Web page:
According to Oli Monks, “There’s a few for different situations. One of them is to do with people you work with. I’ve been in a couple of difficult situations at various startups before and I always remember some advice my Dad gave me.

He said: ‘Oli you can’t work with vampires.’ It took me ages to work out what he meant. But he was spot on, he was referring to the fact that a relationship, and a business, can’t be just ‘take, take, take’; there’s got to be some give. You don’t want to work with people like that or be involved in a business that just takes.”


7) Understand your target audience

Your target audience is the key to your company. It is them that you want to pamper and make sure that will buy your product or service and come back for more. So it is crucial that you spend as much time as possible trying to understand what your public wants and expect from your business.

YouTube was basically created from scratch based on their audience’s need. Chad Hurley, Jawed Karim, and Steve Chen were up to create a video-dating website called “Tune In, Hook Up”, but nobody actually uploaded any video there. So they decided to revamp the site and let people upload any kind of video they wanted. And the rest of it is history.



According to Ryan Irving, “Someone once told me not to have a plan B at the beginning. I think it’s good advice. Anybody who has a plan B doesn’t believe enough in plan A. If you don’t believe in what you’re doing, you’re not going to succeed. Don’t dilute plan A, put all your effort into it and you might just succeed.”


9) Avoid unnecessary expenses

And if you want that makes things happen, make sure that you avoid unnecessary expenses. It is easy to get excited about so many things that you can buy and build a fancy office in your garage, or fall into several recurrent bills, from accountancy to applications.

The idea here is that you invest only in what is essential in the beginning and that you add whatever else you need over the time (and when you actually need them). And outsource what you can, in the beginning, finding a list of writing services and virtual assistants that will make your life much easier.


10) HIRE SMART people

According to Tom Panaggio, “Hire people who are smarter than you. At first I thought this was a condescending remark but in reality it is the golden rule of management. As a business leader you need to surround yourself with the very best and if you are it then your team will always be beholden to you. That only creates a stagnant company afraid to innovate, change or keep pursuing excellence. Plus what happens to a company if the leader gets hit by a bus? If the leader is the driving force and he is gone the company dies and everything you worked for is of no value.”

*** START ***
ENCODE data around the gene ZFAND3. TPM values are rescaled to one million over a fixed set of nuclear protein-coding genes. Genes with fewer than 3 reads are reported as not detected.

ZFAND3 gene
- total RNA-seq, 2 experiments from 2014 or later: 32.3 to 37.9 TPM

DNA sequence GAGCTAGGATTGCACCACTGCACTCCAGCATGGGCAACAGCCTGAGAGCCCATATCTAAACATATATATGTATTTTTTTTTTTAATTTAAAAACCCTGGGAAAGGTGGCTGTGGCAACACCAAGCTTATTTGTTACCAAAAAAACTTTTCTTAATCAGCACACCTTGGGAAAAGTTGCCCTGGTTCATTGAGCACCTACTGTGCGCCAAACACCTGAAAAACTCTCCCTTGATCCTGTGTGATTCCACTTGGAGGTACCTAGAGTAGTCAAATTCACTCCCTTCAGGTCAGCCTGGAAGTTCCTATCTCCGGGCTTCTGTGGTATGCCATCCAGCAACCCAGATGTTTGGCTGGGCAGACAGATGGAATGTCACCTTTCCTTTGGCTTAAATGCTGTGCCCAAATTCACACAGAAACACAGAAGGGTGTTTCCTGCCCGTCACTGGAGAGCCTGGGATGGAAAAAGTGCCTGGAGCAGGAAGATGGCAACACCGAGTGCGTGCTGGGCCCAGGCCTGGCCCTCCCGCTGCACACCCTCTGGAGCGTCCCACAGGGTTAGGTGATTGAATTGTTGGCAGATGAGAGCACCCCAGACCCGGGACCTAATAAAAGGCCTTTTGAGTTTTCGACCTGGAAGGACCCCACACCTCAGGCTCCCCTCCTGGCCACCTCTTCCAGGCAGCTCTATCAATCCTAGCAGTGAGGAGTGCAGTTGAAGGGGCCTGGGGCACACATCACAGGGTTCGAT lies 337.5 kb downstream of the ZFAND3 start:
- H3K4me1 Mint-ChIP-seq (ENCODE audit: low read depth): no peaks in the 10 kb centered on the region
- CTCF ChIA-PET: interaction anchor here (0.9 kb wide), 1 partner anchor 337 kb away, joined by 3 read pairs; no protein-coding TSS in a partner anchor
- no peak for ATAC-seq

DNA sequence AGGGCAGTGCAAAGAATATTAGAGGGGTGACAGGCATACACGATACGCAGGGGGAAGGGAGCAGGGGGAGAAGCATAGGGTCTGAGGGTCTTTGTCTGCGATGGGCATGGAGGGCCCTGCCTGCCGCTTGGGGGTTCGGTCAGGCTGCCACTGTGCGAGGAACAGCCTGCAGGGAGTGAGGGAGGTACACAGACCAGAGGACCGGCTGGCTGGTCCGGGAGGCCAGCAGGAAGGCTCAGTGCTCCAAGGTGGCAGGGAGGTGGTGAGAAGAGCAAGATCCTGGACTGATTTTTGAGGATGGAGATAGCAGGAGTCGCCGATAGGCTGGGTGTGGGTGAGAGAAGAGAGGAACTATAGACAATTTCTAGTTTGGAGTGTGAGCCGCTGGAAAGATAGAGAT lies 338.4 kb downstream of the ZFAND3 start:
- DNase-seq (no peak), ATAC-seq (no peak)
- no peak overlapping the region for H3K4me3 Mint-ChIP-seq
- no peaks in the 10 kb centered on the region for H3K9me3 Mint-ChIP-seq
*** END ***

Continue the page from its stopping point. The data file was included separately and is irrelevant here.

PART 2: deadly mistakes


The ability of any business to survive and thrive is tied to its cash flow. Simply put, no cash flow, no business!

While that’s expected to be a slow process shortly after startup, if it continues to be a problem much past the initial launch, the business will struggle until the situation is corrected – or until the venture fails.

Cash flow is often a problem from the very start. There was a famous line from the 1989 movie Field of Dreams – “If you build it, they will come.”

That line has gained some traction in the years since, but the thinking is completely wrong when it comes to a business startup.

If you haven’t test marketed your product or service before formally rolling out your business, you will have no idea if the business can even work beforehand.

In order for a business to be successful, there has to be a demonstrated market for the product or service they will be providing.

Test marketing is a process of launching your venture on a very limited basis. The idea is to test the advanced theories about your product’s viability.

If market testing has proven the existence of a customer base that is willing to pay for your product or service, then the likelihood of success will be much higher. It will then be a matter of scaling up your operations when the business is formally launched.

The alternative however will be to launch your business at full throttle, while trying to identify and sell to a certain market segment. This is unlikely to work.

Other times, cash flow problems are the result of a weak marketing program. Ideally, both the marketing program and your primary products or services should be test marketed simultaneously, and before the formal launch of your business.

Even still, one of the inherent problems with marketing is that it can be high cost in the early stages of your business, and not at all supported by the revenue that it generates.

The only way to deal with that problem is to have a sufficient amount of capital available to fund your marketing operations – under the assumption that they have proven successful during test marketing – until they are able to produce the kinds of return on investment needed in the form of a solid cash flow.